Chonchos places emphasis on deep, droning strings. the piano’s chords take a back seat graciously. Moore achieves a composition that would feel perfectly at home accompanying time lapse footage of the changing seasons. The whole album so far has felt like a film score and the tracks could be applied to a variety of moving images effectively. The Bing and Ruth artist profile on the 4AD website says “Moore was writing the sort of music he wanted to hear: minimalist ensemble music with a certain filmic sensitivity”
The How of it Sped is the fifth track on the album. It starts with Moore on keys again, playing a gentle, repeating melody that has a slightly skippy quality too it. After just over a minute Moore is joined by the same low, humming strings that have backed his keys in previous tracks. This time they bend up and down, twisting through each note from the piano and coating the world of falling leaves and amber sunsets that Moore has crafted in grey clouds that obscure the beautiful scenery from view.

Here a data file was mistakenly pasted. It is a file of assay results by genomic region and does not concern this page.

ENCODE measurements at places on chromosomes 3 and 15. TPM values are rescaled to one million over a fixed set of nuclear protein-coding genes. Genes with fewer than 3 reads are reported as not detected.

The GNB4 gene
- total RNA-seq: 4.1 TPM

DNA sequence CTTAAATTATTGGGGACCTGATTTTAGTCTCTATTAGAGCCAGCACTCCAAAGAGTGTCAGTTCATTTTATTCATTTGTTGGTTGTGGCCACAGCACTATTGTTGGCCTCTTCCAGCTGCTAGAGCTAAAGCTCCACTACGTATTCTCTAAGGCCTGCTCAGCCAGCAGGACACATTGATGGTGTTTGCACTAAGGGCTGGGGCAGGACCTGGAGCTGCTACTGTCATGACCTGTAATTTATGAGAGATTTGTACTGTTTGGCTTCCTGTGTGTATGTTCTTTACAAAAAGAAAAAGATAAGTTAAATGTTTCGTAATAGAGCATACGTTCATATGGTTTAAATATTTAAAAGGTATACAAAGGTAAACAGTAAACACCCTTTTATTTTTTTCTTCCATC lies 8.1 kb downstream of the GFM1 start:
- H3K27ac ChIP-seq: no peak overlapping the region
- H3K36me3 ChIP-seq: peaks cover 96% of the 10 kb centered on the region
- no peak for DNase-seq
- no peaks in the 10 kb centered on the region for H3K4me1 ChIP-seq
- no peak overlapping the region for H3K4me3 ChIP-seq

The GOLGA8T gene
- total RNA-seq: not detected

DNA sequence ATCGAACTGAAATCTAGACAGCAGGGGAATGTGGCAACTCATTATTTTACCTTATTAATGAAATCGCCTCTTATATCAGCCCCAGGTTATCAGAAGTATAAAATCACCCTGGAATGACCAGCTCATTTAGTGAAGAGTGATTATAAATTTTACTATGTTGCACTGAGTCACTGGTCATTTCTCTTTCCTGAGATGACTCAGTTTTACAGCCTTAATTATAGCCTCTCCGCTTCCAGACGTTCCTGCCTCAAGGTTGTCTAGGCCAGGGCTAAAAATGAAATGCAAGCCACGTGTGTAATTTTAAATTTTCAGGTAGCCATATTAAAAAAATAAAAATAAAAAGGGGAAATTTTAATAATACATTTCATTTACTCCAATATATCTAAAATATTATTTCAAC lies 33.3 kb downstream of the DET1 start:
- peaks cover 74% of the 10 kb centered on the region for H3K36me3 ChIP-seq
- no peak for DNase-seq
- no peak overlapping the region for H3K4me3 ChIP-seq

Is Drop turns these grey clouds into a thin icy mist. The strings are sparse and cold, carried by synth pads that summon the first light of a new dawn. Moore’s keys slowly glisten as the mist clears and begin to fall like tiny snow flakes. Moore reveals a vast space created through the droning release of each note. The strings and pads swell up creating a large, epic sound. This quickly calms down allowing the piano to once again steal the show. My mind is left creating my own film for this to be part of. It’s one of the strongest pieces on the album displaying Moore’s awareness of narrative and journey in his music.